So, Al drove his big old car down into Little Canyon and stopped at the Dryden home for Earle and Bernice. Earle, Julian and Ina’s third child, was a high school teacher in Idaho Falls, and he and his wife Bernice came “home” most every summer so that he could help Julian with harvest and Bernice could visit her family, the Drydens, who lived near the village of Peck. Earle and Bernice followed behind Al in their car. Through Peck they went and now up another steep and winding grade to the top of the ridge, to the area known as Melrose, then on to Uncle Bud Long’s place and the lovely pasture. From Gilbert the journey was probably about 15 miles.
What do you suppose they ate at the picnic? All of the women at the picnic were housewives – every one of them homemakers, experts in the rural home arts. They took pride in the food they prepared for the picnic and serving was done with panache. Informality only went so far with these folks. My guess is that the Dobsons and the Longs, being farm people, generously contributed from their cellars, gardens, and hen houses. The farmer might be cash poor but he ate well and had plenty to share.
Here are some food items that might have been set on the table:
Homemade bread and plenty of it
Fresh butter and cream
Eggs, hard-boiled or deviled
Fresh garden produce
Pickles, home canned, but also cucumbers and onions marinating in vinegar and sugar
Strawberries picked fresh from the garden, perhaps whipped cream
Pies and cakes, especially chocolate cake
Then I asked my sister Harriet, who in 1933 was the little girl on Dorothy’s lap, what she remembered about 1930’s picnics. Here’s what she said: “I think people usually brought their place services [plates, utensils, napkins, cups] if held in a public place, but it varied depending on the size of the crowd. If near a church, their service was used. Chicken or ham would be the main dish. Pies, and all the things you mentioned. I don't remember picnics in 1933, but I am going by the things I have heard Bill's mother say. Lemonade was a big thing with them. They fixed dishes from garden produce. I don't recall her talking about potato salad. I don't recall anything being cooked on site.”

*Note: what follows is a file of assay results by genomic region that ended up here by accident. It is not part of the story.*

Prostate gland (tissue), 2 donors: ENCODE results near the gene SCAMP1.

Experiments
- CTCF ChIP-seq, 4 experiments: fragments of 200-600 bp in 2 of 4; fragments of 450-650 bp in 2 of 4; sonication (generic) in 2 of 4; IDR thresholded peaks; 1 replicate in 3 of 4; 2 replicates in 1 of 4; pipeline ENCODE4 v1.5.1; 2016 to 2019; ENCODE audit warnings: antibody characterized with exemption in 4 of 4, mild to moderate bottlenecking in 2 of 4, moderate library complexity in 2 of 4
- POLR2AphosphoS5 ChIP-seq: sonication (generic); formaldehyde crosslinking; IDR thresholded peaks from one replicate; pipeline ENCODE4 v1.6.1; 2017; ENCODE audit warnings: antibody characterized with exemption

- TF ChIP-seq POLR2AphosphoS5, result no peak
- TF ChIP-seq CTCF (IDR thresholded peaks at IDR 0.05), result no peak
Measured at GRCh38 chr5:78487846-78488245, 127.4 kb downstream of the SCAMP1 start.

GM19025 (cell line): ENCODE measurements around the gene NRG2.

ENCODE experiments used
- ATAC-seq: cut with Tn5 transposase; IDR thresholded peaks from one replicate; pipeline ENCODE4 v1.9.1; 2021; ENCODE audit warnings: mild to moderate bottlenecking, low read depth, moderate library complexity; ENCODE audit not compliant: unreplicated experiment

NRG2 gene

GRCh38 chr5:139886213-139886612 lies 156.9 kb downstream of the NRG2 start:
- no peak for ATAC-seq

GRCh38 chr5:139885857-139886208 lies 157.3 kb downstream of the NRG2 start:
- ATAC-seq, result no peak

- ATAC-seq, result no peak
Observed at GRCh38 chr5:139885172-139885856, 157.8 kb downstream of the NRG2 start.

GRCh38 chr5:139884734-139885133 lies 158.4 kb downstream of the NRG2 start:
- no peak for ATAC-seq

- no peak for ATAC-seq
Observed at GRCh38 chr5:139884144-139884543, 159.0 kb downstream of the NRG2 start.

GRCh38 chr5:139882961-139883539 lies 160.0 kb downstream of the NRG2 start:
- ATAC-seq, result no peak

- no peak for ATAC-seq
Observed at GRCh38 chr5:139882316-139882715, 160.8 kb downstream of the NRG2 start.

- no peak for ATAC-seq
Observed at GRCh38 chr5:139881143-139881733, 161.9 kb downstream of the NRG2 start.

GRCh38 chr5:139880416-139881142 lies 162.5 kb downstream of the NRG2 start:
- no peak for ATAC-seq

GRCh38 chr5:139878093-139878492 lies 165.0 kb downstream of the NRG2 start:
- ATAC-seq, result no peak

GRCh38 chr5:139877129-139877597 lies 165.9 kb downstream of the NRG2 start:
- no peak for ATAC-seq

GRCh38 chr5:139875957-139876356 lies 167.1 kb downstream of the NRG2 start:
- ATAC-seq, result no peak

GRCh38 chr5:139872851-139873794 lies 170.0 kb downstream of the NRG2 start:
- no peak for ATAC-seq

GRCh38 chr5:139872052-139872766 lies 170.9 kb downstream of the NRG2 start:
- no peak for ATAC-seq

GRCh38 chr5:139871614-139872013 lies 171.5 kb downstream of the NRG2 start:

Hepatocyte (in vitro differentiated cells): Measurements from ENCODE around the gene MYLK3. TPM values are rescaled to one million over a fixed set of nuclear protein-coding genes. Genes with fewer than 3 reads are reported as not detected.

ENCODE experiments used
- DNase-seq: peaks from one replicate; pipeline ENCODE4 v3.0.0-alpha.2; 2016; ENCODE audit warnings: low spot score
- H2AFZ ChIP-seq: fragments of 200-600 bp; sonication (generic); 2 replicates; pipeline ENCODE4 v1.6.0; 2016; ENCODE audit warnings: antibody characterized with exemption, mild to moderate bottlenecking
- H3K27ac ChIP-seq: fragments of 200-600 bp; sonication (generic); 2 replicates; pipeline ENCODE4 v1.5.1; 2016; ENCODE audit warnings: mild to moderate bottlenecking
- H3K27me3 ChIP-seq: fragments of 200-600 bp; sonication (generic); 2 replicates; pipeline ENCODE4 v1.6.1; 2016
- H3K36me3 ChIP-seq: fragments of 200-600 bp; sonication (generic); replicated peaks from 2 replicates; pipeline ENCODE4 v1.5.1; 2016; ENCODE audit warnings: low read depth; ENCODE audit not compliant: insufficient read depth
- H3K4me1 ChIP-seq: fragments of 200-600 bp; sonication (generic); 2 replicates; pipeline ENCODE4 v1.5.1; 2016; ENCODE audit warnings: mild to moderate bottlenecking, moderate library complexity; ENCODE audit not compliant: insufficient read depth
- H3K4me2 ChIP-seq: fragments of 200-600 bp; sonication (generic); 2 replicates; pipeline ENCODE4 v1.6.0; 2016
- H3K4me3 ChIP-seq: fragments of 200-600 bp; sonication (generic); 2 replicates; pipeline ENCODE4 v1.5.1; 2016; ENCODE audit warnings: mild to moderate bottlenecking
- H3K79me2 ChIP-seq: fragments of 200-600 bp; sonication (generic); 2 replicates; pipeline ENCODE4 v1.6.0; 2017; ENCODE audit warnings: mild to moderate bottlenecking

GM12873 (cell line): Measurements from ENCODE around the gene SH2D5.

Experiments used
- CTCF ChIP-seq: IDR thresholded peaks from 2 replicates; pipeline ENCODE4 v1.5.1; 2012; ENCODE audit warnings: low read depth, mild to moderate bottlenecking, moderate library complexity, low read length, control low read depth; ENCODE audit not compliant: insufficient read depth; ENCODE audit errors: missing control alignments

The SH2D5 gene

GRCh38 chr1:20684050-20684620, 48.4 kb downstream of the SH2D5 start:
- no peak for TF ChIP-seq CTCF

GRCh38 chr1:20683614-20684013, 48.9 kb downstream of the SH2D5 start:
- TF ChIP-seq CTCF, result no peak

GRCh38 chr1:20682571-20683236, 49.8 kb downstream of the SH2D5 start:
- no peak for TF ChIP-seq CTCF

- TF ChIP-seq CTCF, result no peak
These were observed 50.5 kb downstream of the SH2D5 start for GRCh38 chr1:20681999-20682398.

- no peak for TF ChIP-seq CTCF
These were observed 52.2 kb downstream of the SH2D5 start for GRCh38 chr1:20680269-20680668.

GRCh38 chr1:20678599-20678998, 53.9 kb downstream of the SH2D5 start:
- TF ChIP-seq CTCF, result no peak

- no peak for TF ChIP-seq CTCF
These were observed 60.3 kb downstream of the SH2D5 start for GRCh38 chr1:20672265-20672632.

And then as an afterthought Harriet added homemade ice cream to the list. Okay, let’s say they did have homemade ice cream at the picnic, and let’s say that Ina and Julian made it. Perhaps Julian stowed some blocks of ice in the cellar during the winter so that he could make ice cream on the Fourth of July. Here’s Ina’s recipe:
For one gallon ice cream, caramelize one cup sugar. Add water and boil to a smooth, rather thin syrup. Heat about one pint of milk. Thicken with 2 tbsp of cornstarch. Pour this hot over four well beaten eggs and stir thoroughly. Add the syrup and put by to cool. When ready add one quart cream and enough milk to make 3 qts in all. A pinch of salt, 3 to 5 drops of mapleine and vanilla to flavor. Of course, more milk and less cream, or vice versa, may be used, also more eggs and any desired flavoring. But our folk like this way best. Ina Dobson
[Photo 1: Melrose is "over there somewhere."
Photo 2: "Let's take a picture of the women now. Just the women here." L. to r.: Ina Dickson Dobson, Naomi Stinson Long, Nina Saunders (Sanders) Portfors, Lois Reed, Bernice Dryden Dobson, Alice Mary Sanders, Pearl Dobson Sanders, and Muriel Saunders (Sanders) German. In front: Helen Reed, Shirley Jean Robinson, and Dorothy Portfors Walrath with Harriet Lee (who has had enough!).
Photo 3: "Now just the Dobsons -- let's get a picture of the Dobsons." L. to r.: Earle, his wife Bernice, Pearl, Al, Ina, Julian, and Stanley with Shirley Jean in front.
Note that most of the women are wearing long sleeves.] KW